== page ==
Monday, March 31, 2014

Ebenezer Cone veteran of the French and Indian War

In going through my files, I came across a sheet of paper printed 17 August 2002 from Submitted by researcher Melinda McGibony under the heading Revolutionary War Rolls of 1775-1783. The listing is:

Ebenezer Cone   Serjeant   page 259     List of men detached from Capt. Olmsted's Company of
Roll Box 27 & CT Soldiers, French & Indian War, 1755-1762

More than 13 years after I printed this piece of information, I am a much better researcher who would be asking for a more detailed source citation.  Of course, I tried to access the page again but it is no longer available. However, is available. What I found today provides some additional information.

Connecticut Historical Society, Rolls of Connecticut Men in the French and Indian War, 1755-1762, Volume 9, Hartford, Connecticut, 1903. Digital images,, accessed 30 March 2014.

Beginning on page 258 and ending on page 259


[The following appears to be a list of the men detached from the company of Capt. William Olmsted of East Haddam, Aug. 10, 1757]


Joshua Smith                      Uriah Clarke
Deliverance Waters            John Chamberlin Jr.
Asabel Taylor                    Aaron Griswold    impressed
Nathanel Taylor                *Ebenezer Cone         "

*Also called Ebenezer Cone, Jr.

Though this information seems to come from the same page, it does not mention Ebenezer's rank. In fact, it implies that he was impressed into service. Impressment is not like registering for the draft and being called to serve. It is more like being kidnapped from one's everyday life and being forced to be part of the troops. Wikipedia quotes Gary Nash writing in The Urban Crucible, The Northern Seaports and the Origins of the American Revolution, Cambridge, Massachusetts, Harvard University Press, 1986, "One of the largest impressment operations occurred in the spring of 1757 in New York City, then still under British colonial rule. Three thousand British soldiers cordoned off the city, and plucked clean the taverns and other gathering places. All kinds of tradesmen and Negroes were hauled in, nearly eight hundred in all. Four hundred of these were "retained in the service."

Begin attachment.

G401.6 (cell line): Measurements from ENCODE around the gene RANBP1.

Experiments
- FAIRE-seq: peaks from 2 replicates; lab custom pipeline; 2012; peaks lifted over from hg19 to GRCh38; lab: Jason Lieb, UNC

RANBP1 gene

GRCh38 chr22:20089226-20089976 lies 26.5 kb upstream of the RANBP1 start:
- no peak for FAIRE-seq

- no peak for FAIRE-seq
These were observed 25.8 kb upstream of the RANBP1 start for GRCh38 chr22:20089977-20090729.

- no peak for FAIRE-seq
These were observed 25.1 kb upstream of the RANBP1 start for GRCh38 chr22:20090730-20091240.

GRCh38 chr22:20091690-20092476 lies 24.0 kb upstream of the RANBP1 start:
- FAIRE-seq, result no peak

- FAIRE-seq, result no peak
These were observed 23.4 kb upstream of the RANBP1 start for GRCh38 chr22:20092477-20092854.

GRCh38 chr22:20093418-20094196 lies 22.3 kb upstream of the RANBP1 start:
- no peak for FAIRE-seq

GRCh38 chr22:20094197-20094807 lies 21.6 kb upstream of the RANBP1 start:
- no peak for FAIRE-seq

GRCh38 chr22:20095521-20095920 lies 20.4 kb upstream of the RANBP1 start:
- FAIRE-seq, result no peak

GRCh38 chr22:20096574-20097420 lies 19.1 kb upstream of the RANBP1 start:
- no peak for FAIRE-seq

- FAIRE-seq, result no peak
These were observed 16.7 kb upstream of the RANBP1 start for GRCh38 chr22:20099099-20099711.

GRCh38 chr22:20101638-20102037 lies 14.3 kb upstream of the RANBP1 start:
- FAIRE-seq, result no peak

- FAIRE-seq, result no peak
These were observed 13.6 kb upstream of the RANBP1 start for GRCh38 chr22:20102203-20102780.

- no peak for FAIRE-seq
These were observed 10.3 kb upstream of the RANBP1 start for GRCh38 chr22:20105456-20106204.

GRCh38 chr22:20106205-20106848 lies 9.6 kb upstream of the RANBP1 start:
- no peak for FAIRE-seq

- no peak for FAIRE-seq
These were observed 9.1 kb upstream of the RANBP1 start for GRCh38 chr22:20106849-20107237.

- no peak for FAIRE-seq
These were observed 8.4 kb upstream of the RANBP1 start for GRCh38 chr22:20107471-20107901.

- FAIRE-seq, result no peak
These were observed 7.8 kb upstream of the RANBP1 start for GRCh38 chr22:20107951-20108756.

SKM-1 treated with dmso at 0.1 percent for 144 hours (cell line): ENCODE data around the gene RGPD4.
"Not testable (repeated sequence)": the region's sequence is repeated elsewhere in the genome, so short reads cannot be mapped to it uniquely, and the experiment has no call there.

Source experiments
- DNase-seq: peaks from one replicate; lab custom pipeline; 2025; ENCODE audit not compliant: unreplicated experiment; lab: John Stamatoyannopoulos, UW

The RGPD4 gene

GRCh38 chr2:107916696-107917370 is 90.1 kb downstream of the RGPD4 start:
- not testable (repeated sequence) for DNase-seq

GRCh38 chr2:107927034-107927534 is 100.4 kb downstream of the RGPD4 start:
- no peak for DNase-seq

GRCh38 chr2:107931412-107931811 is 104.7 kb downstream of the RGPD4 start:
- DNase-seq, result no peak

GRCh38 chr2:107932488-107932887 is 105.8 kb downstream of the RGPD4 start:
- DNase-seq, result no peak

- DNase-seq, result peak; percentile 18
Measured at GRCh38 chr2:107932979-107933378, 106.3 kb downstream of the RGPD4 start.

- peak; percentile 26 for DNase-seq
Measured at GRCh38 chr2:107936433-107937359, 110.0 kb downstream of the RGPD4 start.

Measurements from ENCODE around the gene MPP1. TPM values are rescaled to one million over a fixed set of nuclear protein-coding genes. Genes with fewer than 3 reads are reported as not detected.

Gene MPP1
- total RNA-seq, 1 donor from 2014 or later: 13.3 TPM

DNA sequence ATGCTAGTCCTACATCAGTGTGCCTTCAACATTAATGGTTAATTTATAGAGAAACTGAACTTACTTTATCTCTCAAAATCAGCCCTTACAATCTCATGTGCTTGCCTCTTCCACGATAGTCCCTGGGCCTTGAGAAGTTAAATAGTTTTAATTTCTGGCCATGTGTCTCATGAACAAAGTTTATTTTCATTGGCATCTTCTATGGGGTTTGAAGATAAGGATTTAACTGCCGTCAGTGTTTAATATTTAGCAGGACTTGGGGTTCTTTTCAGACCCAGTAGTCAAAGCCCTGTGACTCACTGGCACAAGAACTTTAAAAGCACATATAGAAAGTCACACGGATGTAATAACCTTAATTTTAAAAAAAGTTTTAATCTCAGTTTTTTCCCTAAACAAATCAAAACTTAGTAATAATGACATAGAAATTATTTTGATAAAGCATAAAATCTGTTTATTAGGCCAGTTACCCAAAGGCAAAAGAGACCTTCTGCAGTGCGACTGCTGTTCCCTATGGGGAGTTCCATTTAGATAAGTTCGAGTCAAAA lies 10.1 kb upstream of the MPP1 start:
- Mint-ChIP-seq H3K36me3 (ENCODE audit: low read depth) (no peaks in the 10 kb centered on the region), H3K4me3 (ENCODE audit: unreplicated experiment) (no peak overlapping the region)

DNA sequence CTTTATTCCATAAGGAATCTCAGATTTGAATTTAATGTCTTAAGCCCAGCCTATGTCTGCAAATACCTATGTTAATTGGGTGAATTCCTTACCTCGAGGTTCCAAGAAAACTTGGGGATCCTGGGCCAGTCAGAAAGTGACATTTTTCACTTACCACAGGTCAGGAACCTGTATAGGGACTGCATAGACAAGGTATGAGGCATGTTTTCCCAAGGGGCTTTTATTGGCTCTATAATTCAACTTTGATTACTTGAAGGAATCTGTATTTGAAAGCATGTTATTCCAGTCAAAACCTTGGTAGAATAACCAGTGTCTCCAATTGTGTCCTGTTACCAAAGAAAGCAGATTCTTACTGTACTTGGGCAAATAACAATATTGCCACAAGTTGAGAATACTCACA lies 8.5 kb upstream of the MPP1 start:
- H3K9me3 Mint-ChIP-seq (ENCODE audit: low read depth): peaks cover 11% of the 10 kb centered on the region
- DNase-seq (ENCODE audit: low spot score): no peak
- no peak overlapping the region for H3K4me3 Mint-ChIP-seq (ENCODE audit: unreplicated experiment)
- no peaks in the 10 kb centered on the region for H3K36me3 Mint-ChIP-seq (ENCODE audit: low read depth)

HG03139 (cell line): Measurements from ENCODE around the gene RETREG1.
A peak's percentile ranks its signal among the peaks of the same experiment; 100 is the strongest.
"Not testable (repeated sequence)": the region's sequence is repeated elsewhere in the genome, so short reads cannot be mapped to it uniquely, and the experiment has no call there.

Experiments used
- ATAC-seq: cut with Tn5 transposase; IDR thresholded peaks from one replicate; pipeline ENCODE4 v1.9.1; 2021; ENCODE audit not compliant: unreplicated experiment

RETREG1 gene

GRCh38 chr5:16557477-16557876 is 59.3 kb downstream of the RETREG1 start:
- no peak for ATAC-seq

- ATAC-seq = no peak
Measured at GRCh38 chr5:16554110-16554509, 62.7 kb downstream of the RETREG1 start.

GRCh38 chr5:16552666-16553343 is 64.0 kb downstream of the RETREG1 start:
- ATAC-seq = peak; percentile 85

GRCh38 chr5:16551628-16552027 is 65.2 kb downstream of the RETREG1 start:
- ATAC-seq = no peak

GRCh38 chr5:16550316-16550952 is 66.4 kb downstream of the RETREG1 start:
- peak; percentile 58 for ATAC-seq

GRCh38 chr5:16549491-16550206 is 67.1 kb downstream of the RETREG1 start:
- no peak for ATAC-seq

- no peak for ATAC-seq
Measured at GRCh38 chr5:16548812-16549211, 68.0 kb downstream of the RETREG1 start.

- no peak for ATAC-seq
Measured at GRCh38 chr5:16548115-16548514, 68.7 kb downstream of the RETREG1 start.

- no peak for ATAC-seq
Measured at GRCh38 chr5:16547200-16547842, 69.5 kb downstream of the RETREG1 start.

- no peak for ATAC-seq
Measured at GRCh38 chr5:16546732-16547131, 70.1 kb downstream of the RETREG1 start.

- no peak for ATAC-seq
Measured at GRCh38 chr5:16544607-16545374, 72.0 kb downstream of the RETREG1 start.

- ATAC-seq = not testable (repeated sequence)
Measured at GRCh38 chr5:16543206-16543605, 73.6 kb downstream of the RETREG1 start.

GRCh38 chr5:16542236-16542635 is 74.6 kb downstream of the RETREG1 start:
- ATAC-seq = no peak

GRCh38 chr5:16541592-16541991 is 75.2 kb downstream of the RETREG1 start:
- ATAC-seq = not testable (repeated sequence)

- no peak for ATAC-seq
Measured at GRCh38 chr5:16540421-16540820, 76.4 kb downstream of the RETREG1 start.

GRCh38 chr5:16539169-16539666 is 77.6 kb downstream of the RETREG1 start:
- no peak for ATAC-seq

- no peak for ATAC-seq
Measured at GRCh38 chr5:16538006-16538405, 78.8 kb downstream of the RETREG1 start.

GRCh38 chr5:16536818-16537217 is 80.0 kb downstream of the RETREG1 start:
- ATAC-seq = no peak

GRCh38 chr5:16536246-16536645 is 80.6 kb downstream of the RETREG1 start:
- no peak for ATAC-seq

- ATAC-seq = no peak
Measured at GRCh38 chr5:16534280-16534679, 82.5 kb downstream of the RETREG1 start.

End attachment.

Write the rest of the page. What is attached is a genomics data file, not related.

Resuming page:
Given East Haddam's close proximity to New York City it is hard to know if Ebenzer was caught in New York or in Connecticut. The timing of his release from the company of Capt. William Olmsted on 10 August 1757 could indicate that he was picked up during one of the large impressment operations earlier that spring.
This painting of an impressment gang was executed by Luke Clennell
image is from 
It is not difficult to imagine why Ebenezer Cone volunteered to be the Moderator at the first meeting of the citizens of East Haddam held 26 March 1770, "to take into consideration the weighty and dangerous controversy subsisting between the Colonies and Great Britain." Reported by William Whitney Cone in Some Account of the Cone Family in America, Principally the Descendants of Daniel Cone who settled in Haddam, Connecticut in 1662, 1903, page 117 available at

Now the question remains, which Ebenezer Cone is the one who served in Capt. Olmsted's company?
There are three candidates in my family tree.

The first possibility is Ebenezer Cone, Jr. son of Ebenezer and Sarah Olmsted Cone, born about 1698 in East Haddam, Connecticut. He married Elizabeth Willey about 1720 and was the parent of Elijah (1723 - 1793, Ebenezer (1724 - 1804), Hannah (1726 - 1751) who married Shubael Fuller, Jr., Elizabeth (1730 - ?) who married Joseph Warner and Timothy (1735 -1800). In his fifties, he may have been considered too old for service in the militia. However, militia service did include all able bodied men and Ebenezer continued to be active in local affairs into his seventies.

The second is Ebenezer's son Ebenezer who married Mary Brainard 8 January 1746 in East Haddam. He would have been in his early thirties, a prime target for service in the militia.

Ebenezer and Mary Brainard Cone also had a son Ebenezer born 30 January 1748. He was probably too young to have been impressed. Ironically, he lost his life 5 October 1778 with the Continental Army at Upper German Flats, New York. 
This map from show the approximate locations
of Forts Herkimer and Dayton. September 17, 1788 Joseph Brant
attacked the American troops under Colonel Bellinger. It is uncertain
if he was wounded in that raid, the retaliatory raid in early October
or if he died from wounds suffered in the earlier fighting.
This information about his death in the Revolution is unsourced. It comes from several online family trees and the date varies from 5 October 1776 to 1778. I chose to use the 1778 date as it coincides with the operations conducted around German Flats.